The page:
July 24, 2024

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Emirates suspends all flights to Nigeria over funding dispute

Emirates suspends all flights to Nigeria over funding dispute

Emirates Airlines announced in a statement Thursday that it has suspended flight operations in and out of Nigeria due to its inability to return funds from the West African country.

The airline said it had “made no progress” in reaching out to Nigerian authorities for a solution.

Emirates said: “Emirates has tried every avenue to meet our ongoing challenges in repatriating funds from Nigeria, and has made great efforts to initiate a dialogue with the relevant authorities for their urgent intervention to help find a viable solution. It is unfortunate that no progress has been made.” a statement.

The decision comes after Emirates announced last month to reduce the number of flights to Nigeria’s commercial capital Lagos, the company said it does not have access to its $ 85 million funds withheld in the country. In a letter to Nigerian Aviation Minister Hadi Sirika, the airline said the stalled funds had risen by more than $10 million per month.

Currency in free fall

Serica told CNN that the withheld funds would be released as this was not the first time Nigeria had held huge amounts of revenue belonging to foreign airlines.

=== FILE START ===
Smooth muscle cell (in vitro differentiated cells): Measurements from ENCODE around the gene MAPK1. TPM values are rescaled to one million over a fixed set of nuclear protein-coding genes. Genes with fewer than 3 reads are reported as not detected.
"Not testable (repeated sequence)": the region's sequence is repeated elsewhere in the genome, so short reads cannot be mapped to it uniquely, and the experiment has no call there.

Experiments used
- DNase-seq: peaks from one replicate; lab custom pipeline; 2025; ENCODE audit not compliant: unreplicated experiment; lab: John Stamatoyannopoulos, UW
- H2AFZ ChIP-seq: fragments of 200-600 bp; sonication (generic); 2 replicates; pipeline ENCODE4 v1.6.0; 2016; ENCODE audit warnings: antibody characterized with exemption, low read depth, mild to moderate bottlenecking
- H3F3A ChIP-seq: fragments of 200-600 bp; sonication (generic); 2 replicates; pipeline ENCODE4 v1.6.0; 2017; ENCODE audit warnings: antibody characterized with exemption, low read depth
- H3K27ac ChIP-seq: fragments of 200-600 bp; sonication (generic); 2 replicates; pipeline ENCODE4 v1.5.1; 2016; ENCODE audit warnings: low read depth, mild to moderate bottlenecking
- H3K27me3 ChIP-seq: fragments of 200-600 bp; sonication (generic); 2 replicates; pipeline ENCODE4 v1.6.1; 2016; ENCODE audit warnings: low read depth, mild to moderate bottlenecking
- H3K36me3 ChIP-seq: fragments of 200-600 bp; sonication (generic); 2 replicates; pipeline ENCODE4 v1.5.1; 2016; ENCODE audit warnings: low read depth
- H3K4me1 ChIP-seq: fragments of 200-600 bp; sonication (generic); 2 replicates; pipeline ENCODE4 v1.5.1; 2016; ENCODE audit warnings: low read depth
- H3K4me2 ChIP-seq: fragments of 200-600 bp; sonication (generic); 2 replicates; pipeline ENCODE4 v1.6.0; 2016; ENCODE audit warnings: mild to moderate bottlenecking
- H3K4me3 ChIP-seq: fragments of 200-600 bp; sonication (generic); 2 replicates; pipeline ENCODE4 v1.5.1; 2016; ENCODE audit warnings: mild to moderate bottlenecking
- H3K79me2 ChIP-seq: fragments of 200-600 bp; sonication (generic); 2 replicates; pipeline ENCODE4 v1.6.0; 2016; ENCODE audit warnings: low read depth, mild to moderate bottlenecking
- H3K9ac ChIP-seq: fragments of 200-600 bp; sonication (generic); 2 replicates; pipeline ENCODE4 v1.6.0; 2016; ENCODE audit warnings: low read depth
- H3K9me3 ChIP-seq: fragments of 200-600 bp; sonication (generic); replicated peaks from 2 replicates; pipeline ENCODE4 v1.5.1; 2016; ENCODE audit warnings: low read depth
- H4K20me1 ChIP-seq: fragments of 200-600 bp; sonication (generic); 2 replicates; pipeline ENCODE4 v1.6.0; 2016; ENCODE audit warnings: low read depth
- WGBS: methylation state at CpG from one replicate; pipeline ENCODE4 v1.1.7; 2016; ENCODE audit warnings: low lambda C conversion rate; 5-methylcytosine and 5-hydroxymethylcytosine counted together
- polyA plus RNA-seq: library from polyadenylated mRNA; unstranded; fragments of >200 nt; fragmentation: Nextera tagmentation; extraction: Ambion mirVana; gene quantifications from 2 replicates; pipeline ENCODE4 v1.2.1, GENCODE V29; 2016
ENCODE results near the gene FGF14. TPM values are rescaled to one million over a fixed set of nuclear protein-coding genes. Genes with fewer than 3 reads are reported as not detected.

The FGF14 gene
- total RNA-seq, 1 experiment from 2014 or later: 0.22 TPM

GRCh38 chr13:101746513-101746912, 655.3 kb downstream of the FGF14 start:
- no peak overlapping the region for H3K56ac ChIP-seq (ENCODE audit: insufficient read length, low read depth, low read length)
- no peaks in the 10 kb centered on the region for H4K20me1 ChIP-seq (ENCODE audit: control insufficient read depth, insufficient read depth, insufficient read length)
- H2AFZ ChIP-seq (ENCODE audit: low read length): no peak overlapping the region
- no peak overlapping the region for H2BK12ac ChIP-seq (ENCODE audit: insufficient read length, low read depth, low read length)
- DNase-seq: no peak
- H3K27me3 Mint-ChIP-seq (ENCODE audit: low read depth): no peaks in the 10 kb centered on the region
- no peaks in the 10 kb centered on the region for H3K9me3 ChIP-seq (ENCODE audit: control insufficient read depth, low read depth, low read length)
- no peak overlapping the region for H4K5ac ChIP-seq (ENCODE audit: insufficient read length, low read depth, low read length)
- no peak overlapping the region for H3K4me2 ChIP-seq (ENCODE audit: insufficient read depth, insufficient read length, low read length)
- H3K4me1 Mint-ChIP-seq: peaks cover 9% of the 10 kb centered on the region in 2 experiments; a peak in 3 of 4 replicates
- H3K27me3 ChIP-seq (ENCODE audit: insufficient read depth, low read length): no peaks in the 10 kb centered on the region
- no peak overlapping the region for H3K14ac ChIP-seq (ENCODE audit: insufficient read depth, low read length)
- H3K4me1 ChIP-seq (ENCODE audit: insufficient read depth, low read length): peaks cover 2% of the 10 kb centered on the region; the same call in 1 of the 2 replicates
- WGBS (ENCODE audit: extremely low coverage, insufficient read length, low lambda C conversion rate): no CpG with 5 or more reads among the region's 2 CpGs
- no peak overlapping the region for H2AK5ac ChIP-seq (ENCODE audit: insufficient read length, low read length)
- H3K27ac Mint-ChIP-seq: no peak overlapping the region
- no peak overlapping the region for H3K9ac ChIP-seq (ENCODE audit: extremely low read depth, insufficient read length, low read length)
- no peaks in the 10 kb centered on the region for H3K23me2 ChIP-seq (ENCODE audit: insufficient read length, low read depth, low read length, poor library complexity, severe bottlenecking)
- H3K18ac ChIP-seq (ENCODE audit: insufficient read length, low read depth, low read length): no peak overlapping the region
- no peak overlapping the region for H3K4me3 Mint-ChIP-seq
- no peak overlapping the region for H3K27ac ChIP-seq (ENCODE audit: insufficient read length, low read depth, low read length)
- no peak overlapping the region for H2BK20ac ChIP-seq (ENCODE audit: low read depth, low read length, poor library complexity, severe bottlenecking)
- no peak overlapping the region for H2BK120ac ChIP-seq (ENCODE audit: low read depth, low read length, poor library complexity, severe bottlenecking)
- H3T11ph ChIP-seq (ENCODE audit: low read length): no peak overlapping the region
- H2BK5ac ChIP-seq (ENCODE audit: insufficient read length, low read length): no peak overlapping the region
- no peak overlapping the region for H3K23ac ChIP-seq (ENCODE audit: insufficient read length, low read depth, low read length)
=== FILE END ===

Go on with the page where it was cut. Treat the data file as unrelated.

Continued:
“In the past, Nigeria has shown the ability, willingness and fairness to solve this kind of problem. That was when we took power in 2015: there was a lot of money withheld, about $600 million at the time. It was in that was in,” Serica told CNN on Thursday. “At a time when the country was in a recession and there were dwindling revenue coming into the country, but we made good on our commitment to pay all that withheld money.”

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“Unfortunately, due to many factors and reasons, funds have accumulated in reserve. The government is working hard to ensure that these funds are released, not only to Emirates Airlines but to all affected airlines,” Serica added.

“Mechanisms will be put in place to ensure that this does not happen in the future,” Serica added.

The minister did not explain what the factors are, although Nigeria is grappling with them shortage of foreign currency That restricted access to foreign exchange for imports.
Earlier in June, the International Air Transport Association said Nigeria was Hold on to 450 million dollars Revenues of foreign transport companies operating in the country.
local currency It was in free fall against the dollar With most of the country’s foreign exchange derived from selling crude oil, which dwindled due to oil theft in the producing communities. The government is also burdened by the high cost of fuel subsidies for domestic consumption.

Nigeria is one of Africa’s largest markets for international airlines.